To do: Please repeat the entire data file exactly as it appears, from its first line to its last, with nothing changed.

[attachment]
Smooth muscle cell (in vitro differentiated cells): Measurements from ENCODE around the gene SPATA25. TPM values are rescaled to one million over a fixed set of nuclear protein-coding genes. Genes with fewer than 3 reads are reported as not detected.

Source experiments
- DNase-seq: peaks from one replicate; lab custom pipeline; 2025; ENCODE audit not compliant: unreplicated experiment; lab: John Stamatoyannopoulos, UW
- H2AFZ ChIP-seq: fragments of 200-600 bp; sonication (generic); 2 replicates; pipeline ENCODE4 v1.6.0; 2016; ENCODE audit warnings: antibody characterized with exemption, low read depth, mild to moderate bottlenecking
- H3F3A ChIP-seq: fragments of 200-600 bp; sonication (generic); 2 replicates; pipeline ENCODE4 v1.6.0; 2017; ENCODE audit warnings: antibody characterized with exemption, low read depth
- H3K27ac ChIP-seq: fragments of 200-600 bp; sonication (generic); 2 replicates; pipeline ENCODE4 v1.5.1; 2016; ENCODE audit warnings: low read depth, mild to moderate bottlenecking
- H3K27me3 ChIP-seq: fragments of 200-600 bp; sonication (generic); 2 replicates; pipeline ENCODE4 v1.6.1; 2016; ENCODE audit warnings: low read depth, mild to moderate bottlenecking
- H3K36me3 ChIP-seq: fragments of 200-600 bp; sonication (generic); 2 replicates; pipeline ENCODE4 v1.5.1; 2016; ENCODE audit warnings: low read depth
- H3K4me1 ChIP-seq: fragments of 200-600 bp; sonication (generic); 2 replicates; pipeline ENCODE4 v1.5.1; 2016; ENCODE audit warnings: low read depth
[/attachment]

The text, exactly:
Smooth muscle cell (in vitro differentiated cells): Measurements from ENCODE around the gene SPATA25. TPM values are rescaled to one million over a fixed set of nuclear protein-coding genes. Genes with fewer than 3 reads are reported as not detected.

Source experiments
- DNase-seq: peaks from one replicate; lab custom pipeline; 2025; ENCODE audit not compliant: unreplicated experiment; lab: John Stamatoyannopoulos, UW
- H2AFZ ChIP-seq: fragments of 200-600 bp; sonication (generic); 2 replicates; pipeline ENCODE4 v1.6.0; 2016; ENCODE audit warnings: antibody characterized with exemption, low read depth, mild to moderate bottlenecking
- H3F3A ChIP-seq: fragments of 200-600 bp; sonication (generic); 2 replicates; pipeline ENCODE4 v1.6.0; 2017; ENCODE audit warnings: antibody characterized with exemption, low read depth
- H3K27ac ChIP-seq: fragments of 200-600 bp; sonication (generic); 2 replicates; pipeline ENCODE4 v1.5.1; 2016; ENCODE audit warnings: low read depth, mild to moderate bottlenecking
- H3K27me3 ChIP-seq: fragments of 200-600 bp; sonication (generic); 2 replicates; pipeline ENCODE4 v1.6.1; 2016; ENCODE audit warnings: low read depth, mild to moderate bottlenecking
- H3K36me3 ChIP-seq: fragments of 200-600 bp; sonication (generic); 2 replicates; pipeline ENCODE4 v1.5.1; 2016; ENCODE audit warnings: low read depth
- H3K4me1 ChIP-seq: fragments of 200-600 bp; sonication (generic); 2 replicates; pipeline ENCODE4 v1.5.1; 2016; ENCODE audit warnings: low read depth